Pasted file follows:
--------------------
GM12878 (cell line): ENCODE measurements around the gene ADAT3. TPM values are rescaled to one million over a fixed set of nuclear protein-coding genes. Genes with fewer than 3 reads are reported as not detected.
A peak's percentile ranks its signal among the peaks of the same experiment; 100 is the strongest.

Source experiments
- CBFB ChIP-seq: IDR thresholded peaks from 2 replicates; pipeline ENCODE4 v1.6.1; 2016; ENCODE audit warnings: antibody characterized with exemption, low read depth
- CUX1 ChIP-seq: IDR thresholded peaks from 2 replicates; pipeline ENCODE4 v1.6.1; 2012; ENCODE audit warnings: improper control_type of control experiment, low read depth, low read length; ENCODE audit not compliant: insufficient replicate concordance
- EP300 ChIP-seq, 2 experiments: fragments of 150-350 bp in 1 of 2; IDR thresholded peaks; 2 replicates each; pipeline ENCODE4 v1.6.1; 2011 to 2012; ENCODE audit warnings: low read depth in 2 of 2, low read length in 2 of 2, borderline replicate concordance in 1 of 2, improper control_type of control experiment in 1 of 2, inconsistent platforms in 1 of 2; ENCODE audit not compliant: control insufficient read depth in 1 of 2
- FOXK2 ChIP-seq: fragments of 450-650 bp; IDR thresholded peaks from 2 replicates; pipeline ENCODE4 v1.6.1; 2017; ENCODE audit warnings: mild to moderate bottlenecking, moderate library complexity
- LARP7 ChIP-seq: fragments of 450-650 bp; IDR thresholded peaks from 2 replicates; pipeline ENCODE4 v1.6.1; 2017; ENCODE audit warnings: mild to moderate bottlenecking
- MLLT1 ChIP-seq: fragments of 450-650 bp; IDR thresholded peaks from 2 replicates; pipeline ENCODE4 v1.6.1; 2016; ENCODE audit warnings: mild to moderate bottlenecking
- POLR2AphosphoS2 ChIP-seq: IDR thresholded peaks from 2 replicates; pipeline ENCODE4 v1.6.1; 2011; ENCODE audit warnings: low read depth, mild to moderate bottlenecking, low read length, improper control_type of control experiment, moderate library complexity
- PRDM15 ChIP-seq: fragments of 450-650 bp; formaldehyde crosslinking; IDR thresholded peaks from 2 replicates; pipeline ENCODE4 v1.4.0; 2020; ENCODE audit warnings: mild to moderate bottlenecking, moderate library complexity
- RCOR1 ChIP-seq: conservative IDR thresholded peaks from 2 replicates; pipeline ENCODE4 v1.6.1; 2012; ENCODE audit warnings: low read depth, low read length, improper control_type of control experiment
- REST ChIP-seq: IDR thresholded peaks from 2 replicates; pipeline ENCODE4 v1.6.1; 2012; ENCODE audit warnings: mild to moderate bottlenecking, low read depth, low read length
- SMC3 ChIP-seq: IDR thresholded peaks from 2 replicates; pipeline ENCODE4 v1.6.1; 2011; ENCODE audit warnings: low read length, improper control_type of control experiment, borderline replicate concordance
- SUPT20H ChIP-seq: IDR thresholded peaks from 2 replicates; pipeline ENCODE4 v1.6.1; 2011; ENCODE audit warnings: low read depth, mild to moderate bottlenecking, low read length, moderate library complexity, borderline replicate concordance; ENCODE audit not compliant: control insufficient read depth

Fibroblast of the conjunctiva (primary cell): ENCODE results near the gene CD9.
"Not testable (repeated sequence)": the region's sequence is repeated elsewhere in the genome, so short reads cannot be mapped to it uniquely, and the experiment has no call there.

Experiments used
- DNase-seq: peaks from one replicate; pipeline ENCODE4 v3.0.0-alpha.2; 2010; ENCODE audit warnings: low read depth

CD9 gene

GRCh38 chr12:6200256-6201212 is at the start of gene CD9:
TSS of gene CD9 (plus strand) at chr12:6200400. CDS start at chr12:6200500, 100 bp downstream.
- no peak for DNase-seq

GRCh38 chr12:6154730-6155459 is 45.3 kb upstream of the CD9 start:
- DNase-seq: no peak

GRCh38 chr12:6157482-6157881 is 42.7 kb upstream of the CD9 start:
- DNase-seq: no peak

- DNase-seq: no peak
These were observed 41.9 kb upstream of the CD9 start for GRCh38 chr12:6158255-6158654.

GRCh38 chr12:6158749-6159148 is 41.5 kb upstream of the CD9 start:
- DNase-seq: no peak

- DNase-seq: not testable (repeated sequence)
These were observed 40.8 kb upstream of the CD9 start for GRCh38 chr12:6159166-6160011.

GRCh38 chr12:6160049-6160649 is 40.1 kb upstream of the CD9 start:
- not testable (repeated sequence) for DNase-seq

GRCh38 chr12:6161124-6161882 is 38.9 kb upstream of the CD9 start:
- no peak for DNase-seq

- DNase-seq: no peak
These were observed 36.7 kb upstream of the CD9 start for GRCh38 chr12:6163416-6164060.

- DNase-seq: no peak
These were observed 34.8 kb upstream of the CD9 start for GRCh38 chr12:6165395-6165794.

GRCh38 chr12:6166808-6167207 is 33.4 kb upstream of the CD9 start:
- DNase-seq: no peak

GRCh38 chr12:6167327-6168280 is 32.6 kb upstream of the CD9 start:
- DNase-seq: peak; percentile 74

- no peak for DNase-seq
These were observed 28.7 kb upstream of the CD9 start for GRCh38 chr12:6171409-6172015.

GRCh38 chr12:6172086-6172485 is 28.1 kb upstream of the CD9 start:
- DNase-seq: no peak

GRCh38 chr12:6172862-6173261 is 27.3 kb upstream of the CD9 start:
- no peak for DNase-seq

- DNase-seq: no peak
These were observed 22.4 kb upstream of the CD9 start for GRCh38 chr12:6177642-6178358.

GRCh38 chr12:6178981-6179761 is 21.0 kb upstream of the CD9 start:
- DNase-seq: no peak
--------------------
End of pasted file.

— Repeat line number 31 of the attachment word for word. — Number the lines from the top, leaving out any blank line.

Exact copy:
- DNase-seq: no peak